/Flying through climate change

Flying through climate change

By Jim Poling Sr.
Staring out a window at Sky Harbour Airport in Phoenix, Ariz., I become increasingly edgy.
Outside that window, baggage handlers toss dozens of bulky bags onto the conveyor belt crawling up into the belly of the aircraft I am about to board. The stream of bags appears endless, and very, very heavy.
I shift my glance to the outside thermometer. It is 101F and only 9:30 a.m. My flight is delayed, as many are these days, and the longer the delay, the hotter it is going to get. The hotter it gets, the harder it will be for my airplane – cargo hold jam packed and every seat booked – to get off the ground. 
Airplanes roaring along a runway need lift to get airborne, and the warmer the air flowing across the wings, the less lift. The less lift, the less chance of getting into the air before the runway ends.
Temperature, airport elevation, weight, type of aircraft all figure into the calculations that determine whether an aircraft will get off the ground. 
At 104F the people who make “fly” or “no fly” decisions start to get concerned. At 118F some smaller regional flights are not allowed to fly. Larger, longer distance jets, like the one I am about to board, probably will be given flight clearance until the temperature gets into the 120s.
Dozens of flights were cancelled during the summer of 2017 when temperatures in the U.S. southwest soared into the 120s. In some world hot spots, such as the Middle East, flights often are scheduled for evening when temperatures are cooler.
I’m sure the computers, and the people who make the decisions, know what they are doing so I am not too concerned about the increasing heat and my flight. However, the experience widens my perspective on our changing climate: Changing weather patterns are making air travel less reliable, more uncomfortable, and more costly.
Hotter temperatures, more wild storms, stronger and more frequent winds are increasing delays, cancellations, rerouting, and rocky, uncomfortable flights.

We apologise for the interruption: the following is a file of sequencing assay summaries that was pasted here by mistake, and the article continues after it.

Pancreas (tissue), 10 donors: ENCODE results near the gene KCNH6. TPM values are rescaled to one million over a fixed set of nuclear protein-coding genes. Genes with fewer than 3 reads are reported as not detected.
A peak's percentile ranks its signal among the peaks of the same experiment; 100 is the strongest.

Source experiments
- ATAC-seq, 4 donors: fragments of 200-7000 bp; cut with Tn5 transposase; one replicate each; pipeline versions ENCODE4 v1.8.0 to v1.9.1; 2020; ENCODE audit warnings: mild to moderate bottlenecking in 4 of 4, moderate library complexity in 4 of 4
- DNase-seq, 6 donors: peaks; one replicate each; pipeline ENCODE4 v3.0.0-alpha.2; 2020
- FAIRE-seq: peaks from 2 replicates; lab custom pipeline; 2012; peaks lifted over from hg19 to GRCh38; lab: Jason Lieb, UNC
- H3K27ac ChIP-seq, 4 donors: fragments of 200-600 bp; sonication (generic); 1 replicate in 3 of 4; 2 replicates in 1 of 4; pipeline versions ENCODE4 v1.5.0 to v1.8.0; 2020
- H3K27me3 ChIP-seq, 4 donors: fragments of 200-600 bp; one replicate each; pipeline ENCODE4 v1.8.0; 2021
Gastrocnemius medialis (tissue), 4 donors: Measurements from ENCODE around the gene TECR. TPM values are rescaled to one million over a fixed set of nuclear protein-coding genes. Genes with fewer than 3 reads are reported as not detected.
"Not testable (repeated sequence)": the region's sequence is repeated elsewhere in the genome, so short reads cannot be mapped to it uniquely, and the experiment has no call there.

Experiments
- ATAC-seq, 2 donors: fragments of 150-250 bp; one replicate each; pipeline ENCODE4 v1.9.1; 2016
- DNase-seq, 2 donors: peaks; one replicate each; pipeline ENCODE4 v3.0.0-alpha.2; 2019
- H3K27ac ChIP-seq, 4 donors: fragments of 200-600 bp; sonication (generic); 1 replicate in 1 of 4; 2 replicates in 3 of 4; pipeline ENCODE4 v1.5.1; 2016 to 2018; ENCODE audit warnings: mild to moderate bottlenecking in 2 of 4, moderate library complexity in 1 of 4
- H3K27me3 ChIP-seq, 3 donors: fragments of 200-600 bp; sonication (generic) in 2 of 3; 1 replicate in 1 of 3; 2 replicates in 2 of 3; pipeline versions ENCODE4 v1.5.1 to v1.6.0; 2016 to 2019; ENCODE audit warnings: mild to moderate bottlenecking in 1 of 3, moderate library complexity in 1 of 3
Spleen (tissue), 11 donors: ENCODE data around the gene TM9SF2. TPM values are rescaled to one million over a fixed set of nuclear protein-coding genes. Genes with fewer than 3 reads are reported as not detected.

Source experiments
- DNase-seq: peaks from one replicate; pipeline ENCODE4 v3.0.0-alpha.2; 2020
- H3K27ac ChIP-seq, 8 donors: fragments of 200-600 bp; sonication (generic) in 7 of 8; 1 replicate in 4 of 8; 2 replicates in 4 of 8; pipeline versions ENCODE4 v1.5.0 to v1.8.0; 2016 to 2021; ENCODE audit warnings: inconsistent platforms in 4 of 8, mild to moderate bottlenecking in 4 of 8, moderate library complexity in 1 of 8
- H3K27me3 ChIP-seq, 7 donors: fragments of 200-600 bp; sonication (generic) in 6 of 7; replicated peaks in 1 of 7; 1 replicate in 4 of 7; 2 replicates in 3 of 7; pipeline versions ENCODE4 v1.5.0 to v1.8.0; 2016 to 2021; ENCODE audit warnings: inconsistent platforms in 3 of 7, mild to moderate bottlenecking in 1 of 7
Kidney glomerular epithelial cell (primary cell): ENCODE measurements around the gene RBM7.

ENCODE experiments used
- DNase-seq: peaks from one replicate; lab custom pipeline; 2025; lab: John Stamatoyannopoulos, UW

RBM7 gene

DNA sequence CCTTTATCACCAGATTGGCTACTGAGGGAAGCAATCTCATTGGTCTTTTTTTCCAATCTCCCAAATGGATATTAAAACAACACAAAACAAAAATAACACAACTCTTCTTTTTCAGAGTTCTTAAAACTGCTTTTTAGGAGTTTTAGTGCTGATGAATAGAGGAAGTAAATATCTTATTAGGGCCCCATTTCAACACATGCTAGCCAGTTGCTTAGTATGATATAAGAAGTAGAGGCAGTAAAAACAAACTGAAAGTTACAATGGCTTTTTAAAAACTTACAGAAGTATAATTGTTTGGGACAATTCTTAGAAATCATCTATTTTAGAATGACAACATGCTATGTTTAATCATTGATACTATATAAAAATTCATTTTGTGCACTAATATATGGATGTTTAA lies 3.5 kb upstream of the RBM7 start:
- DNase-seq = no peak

Two of the four flights I have taken recently have been among the roughest in my lifetime of air travel. Both were strapped in flights with little or no service.
The University of Reading in England expects that in-flight injuries caused by rougher flights will increase three-fold over the next 30 years. 
A study by the university predicts that severe turbulence on North Atlantic flights will increase by as much as 180 per cent. Flights over North America will see a 110-per-cent increase in turbulence and flights over Europe 160 per cent more.
Meanwhile, the leader of a union representing flight attendants says that rough air incidents caused by shifting air currents and clear air turbulence will double over the next 30 years.
In-flight turbulence could reach strengths that could “catapult unbuckled passengers and crew around the aircraft cabin,” Sara Nelson, international president of the 50,000-member Association of Flight Attendants, said in a column written for Vox.
Not all flight problems caused by climate change will be in the air. Many airports are located on flat, low-lying ground that is subject to flooding during storm surges. A U.S. federal assessment has found that 13 major U.S. airports are at risk from storm-driven ocean surges and heavy downpour flooding.
Also, warmer temperatures are melting permafrost in Arctic airport locations. The airport at Iqaluit, N.W.T. is built on permafrost and its runway and taxiway have had to be redone because of the melting. 
Average global temperatures have been increasing, notably since the 1970s. Eighteen of the earth’s warmest 19 years have occurred since 2000. Last year was the fourth warmest year ever recorded on earth.
Global temperatures are not expected to stop rising any time soon. A study in the journal Climatic Change has said that heat waves will become more frequent and that annual daily highs at airports worldwide are projected to rise seven to 14 degrees Fahrenheit by 2080.
Airline pilots do their best to go above or around rough air. But climate changes are producing more super storms, and more frequent thunderstorms that reach higher altitudes. Avoiding rough weather can mean longer flights and added fuel costs. 

So folks, tighten your seat belts and hope that the drink cart makes it to your row.